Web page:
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Public matters - September 2020

28 September 2020

Welcome to our Public Matters Newsletter.

This month we have:

The Internal Market Bill – an overview

The Bill was introduced in the House of Commons on 09 September 2020, attracting much debate and criticism. But what exactly is contained within the Bill?

We summarise its key elements and explain the controversy.

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Government plans to rejuvenate the UK labour market

The Government released the policy paper ‘A Plan for Jobs 2020’ in July which outlined the new measures and schemes that will be put in place to help retain, support and create jobs.

This article considers some of the Government’s main proposals which are still to come.

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Build back better and gender mainstreaming in public procurement

In the course of dealing with Covid-19 many leaders have talked about ‘build back better’ and inclusivity should be at the heart of it.

Read more >

On-demand webinar with Landmark Chambers: Dealing with net zero biodiversity and air quality issues in planning

Watch now >

Out with 9 to 5, in with 24/7

It’s of rising concern that behaviours and environments needed to curtail the spread of COVID-19 are known risk factors for mental health difficulties. So what can you do to help yourself and your team?

Read more >

VAT reform proposals for the public sector - government departments, NHS and some other public bodies

The Treasury is looking to simplify and extend VAT recovery for ‘section 41’ organisations.

The consultation remains open until 18 November 2020, and this article summarises the key points.

Read more >

Local government reorganisation: between a rock and a hard place or the biggest opportunity in a lifetime?

Organisational change or restructure is inevitable, the biggest challenge this decade will be getting it right.

Here are a few thoughts on what council’s in both tiers could be starting to plan for.

Read more >

Government launches independent review of administrative law led by Lord Edward Faulks QC

We have been invited to submit evidence to assist the panel in considering options for reform of judicial review principles and procedures.

If you would like to contribute to the development of our response then please share your thoughts and experiences with us.

Read more >

Considering whether to insource or outsource services

This article summarises the key elements of the Institute for Government’s report, which discusses when public services should be brought back in-house, and how these should be brought back in, or whether outsourcing is the correct option.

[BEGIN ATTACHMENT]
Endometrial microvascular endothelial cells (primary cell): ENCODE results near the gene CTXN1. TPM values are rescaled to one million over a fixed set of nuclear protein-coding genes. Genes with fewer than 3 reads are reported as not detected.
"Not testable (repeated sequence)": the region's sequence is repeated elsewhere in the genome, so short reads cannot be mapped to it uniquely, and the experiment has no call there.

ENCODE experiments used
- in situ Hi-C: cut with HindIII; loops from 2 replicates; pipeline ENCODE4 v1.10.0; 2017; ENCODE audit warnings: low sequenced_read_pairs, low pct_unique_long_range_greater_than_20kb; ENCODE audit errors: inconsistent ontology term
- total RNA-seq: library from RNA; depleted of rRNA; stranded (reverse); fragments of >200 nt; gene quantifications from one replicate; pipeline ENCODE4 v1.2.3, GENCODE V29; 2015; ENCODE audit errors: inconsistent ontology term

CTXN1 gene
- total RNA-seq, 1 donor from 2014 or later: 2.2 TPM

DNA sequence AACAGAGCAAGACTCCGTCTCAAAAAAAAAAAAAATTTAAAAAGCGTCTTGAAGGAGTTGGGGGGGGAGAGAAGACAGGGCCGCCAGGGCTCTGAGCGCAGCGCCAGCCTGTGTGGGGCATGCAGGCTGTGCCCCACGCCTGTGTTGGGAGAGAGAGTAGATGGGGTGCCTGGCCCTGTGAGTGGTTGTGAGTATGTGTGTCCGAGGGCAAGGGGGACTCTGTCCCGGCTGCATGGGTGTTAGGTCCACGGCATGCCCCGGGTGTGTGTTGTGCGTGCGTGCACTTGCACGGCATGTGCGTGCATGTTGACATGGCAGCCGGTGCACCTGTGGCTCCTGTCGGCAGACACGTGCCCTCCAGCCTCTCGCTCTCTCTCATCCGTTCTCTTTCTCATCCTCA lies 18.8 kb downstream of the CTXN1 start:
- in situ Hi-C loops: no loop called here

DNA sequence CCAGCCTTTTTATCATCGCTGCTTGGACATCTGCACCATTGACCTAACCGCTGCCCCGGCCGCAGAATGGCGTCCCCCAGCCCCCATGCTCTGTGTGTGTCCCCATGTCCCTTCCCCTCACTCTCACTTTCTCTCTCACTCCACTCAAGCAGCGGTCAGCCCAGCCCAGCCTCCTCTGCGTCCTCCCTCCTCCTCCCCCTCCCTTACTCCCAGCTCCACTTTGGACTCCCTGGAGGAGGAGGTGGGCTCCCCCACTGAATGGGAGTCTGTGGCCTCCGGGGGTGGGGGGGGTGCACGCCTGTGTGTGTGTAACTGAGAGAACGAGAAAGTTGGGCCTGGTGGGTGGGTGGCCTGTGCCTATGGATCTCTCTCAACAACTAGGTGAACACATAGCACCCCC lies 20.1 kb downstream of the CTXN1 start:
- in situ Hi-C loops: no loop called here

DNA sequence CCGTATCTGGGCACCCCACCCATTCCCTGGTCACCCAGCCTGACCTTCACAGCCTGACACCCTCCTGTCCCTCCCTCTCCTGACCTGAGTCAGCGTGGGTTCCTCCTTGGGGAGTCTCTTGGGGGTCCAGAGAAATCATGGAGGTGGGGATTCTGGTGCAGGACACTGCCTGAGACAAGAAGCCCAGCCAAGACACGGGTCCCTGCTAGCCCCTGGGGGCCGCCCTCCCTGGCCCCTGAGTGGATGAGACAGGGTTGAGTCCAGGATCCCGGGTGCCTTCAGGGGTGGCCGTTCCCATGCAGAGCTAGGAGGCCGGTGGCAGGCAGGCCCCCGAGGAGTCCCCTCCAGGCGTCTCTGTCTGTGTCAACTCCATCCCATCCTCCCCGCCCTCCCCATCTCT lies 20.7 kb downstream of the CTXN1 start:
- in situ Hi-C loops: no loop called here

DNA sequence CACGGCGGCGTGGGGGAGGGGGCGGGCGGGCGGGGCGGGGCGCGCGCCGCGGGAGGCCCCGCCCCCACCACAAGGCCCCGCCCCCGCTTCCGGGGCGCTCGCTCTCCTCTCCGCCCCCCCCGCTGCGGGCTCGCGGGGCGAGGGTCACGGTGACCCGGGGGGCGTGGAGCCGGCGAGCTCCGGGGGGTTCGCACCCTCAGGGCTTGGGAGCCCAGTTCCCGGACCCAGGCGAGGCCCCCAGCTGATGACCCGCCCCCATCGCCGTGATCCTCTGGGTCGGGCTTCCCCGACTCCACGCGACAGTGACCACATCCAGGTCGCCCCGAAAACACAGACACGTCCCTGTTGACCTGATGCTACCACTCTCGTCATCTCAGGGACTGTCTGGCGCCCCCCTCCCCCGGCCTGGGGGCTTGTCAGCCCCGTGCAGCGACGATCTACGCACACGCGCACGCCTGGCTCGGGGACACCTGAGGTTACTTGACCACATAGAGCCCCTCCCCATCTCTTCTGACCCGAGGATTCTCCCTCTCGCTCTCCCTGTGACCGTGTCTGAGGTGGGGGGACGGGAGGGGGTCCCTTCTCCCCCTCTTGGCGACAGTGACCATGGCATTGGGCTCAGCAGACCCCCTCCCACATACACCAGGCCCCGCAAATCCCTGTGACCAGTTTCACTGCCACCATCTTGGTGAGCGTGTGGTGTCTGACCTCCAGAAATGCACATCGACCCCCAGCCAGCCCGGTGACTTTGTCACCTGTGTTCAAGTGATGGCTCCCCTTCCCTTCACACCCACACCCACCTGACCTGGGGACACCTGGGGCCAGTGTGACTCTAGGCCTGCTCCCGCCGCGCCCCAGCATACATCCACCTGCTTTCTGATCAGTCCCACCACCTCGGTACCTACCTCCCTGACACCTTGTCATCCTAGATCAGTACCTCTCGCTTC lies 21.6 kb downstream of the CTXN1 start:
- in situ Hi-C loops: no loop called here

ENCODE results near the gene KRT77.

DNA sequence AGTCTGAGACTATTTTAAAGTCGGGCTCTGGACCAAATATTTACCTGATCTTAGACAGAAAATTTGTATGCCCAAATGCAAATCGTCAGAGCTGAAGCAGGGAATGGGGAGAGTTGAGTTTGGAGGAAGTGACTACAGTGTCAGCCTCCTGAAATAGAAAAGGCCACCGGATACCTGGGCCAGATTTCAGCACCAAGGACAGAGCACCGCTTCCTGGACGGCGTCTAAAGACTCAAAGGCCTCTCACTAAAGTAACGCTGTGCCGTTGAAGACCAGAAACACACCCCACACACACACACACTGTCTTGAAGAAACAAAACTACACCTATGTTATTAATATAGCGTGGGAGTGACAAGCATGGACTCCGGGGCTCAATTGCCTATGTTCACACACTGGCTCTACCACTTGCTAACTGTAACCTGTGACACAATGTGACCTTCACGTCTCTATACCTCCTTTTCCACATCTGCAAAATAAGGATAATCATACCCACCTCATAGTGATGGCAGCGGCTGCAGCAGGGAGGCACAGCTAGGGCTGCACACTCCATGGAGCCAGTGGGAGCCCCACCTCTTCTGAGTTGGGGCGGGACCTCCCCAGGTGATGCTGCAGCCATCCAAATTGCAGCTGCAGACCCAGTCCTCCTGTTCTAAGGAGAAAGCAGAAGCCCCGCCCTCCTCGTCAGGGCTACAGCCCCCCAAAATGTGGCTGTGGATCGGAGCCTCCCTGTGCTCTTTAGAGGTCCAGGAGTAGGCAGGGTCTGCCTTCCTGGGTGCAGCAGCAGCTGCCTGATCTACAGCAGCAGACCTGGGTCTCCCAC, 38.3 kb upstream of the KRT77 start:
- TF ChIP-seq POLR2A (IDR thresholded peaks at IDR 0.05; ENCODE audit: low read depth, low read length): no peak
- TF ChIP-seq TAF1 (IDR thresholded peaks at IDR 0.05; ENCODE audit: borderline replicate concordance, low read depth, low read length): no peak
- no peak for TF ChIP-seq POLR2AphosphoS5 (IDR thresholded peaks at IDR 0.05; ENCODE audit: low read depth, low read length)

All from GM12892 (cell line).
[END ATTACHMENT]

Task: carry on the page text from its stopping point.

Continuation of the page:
Read more >

Section 73 – the end of deeds of variation?

The High Court case of Norfolk Homes Ltd v North Norfolk DC is a useful reminder of the importance of ensuring that when granting a section 73 application, previous section 106 agreements are not forgotten.

Read more >

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Training and events

9Sep

In house lawyers: our sustainable future Online

This might be the greatest challenge facing C-Suite and legal teams over the next few years. What does that mean for you?

View event

7Oct

In house lawyers: skills and networking session Online

As the pandemic recedes, we'll be getting back together, taking a look at what it means to be a lawyer in 2021 and to have a work-life balance.

View event

Focus on...

Legal updates

The Building Safety Bill – what does it mean for you?

Earlier this month the Government published the Building Safety Bill as part of its continuing efforts to respond to the Grenfell disaster and recommendations made following the Independent Review of Building Regulations and Fire Safety led by Dame Judith Hackitt.

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Legal updates

Japanese knotweed – a diminishing risk?

The Royal Institution of Chartered Surveyors (‘RICS’) is in the process of updating its guidance to surveyors on their approach to Japanese knotweed when valuing a property.

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Legal updates

Local authority leisure provision in a time of Covid

It was no surprise that the leisure sector was one of the hardest hit by the pandemic, and that many local authority leisure contracts required significant intervention.

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Legal updates

Special Severance Payments

It took over 5 years for secondary legislation implementing the £95,000 cap on public sector exit payments to be brought into force; only a few months after their implementation, the Government announced in February of this year that the Public Sector Exit Payments Regulations 2020 would be revoked, citing ‘unintended consequences’ which had been identified after ‘extensive review’.

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The content on this page is provided for the purposes of general interest and information. It contains only brief summaries of aspects of the subject matter and does not provide comprehensive statements of the law. It does not constitute legal advice and does not provide a substitute for it.

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